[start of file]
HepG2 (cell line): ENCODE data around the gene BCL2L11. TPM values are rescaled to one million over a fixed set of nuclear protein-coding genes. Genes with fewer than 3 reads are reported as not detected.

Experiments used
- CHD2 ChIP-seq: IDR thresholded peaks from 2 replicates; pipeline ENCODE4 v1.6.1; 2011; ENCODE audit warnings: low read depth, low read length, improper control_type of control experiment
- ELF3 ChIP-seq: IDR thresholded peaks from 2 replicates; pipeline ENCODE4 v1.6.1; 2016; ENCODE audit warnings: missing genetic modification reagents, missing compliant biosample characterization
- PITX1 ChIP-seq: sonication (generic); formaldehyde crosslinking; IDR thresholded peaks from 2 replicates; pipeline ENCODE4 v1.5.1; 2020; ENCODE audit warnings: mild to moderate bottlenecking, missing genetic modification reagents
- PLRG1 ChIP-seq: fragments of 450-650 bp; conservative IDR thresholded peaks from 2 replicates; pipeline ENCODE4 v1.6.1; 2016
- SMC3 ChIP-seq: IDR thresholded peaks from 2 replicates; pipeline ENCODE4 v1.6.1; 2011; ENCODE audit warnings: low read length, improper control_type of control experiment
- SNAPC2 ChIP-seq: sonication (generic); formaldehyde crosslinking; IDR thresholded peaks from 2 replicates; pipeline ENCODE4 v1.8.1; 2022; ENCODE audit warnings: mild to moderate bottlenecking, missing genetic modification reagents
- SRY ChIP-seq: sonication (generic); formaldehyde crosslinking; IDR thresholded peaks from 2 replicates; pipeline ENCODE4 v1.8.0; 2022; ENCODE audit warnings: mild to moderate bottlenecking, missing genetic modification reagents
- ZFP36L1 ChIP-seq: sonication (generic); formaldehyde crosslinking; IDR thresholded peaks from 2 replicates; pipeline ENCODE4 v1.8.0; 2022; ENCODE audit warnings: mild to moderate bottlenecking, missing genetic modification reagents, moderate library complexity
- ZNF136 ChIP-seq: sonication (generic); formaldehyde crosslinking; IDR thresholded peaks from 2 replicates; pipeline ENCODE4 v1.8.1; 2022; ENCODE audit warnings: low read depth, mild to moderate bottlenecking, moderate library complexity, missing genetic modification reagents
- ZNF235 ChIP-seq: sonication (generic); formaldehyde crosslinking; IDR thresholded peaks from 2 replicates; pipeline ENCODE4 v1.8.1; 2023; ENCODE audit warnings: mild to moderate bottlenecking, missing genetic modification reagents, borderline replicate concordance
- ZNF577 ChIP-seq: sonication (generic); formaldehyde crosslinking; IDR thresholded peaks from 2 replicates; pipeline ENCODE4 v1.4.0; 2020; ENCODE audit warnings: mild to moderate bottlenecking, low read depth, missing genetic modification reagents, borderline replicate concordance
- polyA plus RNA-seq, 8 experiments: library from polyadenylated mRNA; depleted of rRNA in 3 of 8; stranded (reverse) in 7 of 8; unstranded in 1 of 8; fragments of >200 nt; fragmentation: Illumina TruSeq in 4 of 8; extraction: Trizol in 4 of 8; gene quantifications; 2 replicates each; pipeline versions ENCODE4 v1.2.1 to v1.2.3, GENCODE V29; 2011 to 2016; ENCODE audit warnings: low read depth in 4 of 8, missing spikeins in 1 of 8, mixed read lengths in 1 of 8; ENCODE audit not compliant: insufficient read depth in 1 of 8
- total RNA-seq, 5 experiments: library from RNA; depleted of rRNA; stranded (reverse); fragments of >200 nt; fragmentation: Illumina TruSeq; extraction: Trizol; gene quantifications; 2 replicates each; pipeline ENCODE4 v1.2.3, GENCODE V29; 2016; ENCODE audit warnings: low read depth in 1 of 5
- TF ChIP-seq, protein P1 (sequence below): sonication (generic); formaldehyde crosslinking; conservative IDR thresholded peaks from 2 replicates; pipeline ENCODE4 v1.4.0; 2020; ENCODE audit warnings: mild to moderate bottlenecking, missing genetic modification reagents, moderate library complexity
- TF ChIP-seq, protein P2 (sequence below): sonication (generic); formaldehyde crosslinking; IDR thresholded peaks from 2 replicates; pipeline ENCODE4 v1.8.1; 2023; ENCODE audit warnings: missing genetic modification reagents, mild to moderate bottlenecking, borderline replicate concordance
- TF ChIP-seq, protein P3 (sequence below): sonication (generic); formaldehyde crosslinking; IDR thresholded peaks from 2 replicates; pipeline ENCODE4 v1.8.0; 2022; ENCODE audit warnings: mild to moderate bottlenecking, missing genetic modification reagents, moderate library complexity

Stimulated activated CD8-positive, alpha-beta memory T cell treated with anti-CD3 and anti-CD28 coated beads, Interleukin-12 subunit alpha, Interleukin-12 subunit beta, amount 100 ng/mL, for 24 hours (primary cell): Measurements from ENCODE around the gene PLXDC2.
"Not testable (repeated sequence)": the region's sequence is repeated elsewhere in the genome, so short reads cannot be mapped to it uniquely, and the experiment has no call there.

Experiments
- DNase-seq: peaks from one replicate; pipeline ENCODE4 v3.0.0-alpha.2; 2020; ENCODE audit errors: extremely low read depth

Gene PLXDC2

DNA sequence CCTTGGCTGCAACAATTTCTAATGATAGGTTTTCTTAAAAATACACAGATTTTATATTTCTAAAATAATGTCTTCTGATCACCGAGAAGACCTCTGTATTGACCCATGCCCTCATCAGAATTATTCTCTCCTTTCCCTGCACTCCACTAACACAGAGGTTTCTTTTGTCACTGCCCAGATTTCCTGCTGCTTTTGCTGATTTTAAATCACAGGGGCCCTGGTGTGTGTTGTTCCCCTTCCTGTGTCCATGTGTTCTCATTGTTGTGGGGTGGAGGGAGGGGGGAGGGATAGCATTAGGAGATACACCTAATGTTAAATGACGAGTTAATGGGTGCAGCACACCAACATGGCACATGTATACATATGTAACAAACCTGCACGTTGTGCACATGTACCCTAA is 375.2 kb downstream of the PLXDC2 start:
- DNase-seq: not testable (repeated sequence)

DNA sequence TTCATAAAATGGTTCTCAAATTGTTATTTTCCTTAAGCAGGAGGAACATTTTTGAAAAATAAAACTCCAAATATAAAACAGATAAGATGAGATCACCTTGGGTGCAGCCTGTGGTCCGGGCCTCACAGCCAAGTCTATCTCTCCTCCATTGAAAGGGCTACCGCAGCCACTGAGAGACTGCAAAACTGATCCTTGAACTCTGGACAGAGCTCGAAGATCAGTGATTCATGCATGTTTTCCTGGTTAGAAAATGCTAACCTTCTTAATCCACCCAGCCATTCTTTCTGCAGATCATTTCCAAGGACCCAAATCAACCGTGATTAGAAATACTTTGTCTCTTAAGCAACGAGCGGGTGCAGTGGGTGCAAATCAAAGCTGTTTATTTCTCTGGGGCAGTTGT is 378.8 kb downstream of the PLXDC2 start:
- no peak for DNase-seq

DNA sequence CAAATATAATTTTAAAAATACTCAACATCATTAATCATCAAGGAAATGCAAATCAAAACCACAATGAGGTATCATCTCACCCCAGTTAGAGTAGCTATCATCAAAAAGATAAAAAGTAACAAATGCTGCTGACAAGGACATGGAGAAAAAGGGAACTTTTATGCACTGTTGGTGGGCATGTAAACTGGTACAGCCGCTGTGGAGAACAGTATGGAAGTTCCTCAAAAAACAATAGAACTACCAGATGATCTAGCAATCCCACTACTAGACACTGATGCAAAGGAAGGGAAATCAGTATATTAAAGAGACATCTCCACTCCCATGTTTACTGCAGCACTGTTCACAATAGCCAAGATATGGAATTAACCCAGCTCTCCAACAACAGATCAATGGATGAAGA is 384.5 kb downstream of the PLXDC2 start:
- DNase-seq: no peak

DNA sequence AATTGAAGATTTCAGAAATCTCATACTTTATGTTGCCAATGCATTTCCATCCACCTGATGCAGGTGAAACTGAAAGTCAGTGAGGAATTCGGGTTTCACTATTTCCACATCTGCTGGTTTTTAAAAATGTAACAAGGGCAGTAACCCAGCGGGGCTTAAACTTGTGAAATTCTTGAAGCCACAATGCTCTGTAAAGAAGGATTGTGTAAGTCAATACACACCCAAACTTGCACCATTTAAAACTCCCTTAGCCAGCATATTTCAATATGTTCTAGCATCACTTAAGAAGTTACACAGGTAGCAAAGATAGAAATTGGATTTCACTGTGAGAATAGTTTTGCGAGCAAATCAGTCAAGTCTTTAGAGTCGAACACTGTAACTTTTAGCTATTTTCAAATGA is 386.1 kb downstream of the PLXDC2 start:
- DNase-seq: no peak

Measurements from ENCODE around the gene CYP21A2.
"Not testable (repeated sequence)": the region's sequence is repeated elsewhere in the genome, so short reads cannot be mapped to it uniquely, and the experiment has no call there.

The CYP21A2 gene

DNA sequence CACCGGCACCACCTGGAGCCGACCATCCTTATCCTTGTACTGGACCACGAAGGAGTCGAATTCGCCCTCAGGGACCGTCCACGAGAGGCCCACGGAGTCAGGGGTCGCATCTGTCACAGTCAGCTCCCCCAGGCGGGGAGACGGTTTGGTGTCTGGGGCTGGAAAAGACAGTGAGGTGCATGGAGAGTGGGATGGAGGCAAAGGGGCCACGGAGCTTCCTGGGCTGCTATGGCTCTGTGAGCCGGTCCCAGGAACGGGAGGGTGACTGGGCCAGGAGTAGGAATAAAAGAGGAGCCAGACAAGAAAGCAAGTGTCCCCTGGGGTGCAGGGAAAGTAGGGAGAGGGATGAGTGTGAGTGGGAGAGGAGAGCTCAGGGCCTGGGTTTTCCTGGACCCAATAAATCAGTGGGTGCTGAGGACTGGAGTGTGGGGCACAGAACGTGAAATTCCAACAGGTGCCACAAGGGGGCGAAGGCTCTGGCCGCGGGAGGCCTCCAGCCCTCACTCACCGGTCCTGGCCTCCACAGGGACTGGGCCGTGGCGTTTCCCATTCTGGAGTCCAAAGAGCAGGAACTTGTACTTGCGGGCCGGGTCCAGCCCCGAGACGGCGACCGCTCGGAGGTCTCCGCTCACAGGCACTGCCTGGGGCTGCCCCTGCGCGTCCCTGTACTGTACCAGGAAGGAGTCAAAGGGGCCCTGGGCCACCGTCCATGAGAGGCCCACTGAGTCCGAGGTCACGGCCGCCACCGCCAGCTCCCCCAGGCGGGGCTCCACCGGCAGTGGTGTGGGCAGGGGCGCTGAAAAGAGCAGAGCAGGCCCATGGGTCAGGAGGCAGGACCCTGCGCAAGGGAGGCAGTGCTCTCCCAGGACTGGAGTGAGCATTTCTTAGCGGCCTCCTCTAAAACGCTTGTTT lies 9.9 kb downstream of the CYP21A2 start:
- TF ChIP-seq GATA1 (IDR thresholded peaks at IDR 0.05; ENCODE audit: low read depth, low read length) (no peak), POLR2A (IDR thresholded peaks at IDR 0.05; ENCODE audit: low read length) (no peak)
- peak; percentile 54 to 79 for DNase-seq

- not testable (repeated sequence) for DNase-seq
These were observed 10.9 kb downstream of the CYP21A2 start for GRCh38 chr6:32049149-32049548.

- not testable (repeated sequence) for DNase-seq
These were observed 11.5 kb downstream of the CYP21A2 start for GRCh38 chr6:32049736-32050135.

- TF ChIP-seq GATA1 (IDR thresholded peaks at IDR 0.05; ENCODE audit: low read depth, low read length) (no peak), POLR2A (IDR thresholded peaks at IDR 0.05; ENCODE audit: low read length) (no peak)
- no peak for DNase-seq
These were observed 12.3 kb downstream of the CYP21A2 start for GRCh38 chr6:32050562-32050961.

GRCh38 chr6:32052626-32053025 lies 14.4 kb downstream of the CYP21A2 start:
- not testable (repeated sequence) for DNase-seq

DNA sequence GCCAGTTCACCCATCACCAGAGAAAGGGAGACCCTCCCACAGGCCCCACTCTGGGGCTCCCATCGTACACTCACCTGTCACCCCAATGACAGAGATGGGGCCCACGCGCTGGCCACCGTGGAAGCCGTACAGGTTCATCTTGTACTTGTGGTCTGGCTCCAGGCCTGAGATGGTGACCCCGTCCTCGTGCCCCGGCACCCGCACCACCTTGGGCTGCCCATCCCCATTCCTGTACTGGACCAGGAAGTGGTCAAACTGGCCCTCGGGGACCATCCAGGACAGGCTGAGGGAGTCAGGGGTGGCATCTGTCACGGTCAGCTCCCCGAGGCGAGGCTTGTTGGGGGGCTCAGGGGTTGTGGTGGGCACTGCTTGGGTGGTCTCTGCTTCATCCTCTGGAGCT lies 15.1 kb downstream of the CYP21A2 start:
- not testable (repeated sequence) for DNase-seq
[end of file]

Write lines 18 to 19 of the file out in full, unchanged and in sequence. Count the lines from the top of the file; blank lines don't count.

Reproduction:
- TF ChIP-seq, protein P3 (sequence below): sonication (generic); formaldehyde crosslinking; IDR thresholded peaks from 2 replicates; pipeline ENCODE4 v1.8.0; 2022; ENCODE audit warnings: mild to moderate bottlenecking, missing genetic modification reagents, moderate library complexity

Stimulated activated CD8-positive, alpha-beta memory T cell treated with anti-CD3 and anti-CD28 coated beads, Interleukin-12 subunit alpha, Interleukin-12 subunit beta, amount 100 ng/mL, for 24 hours (primary cell): Measurements from ENCODE around the gene PLXDC2.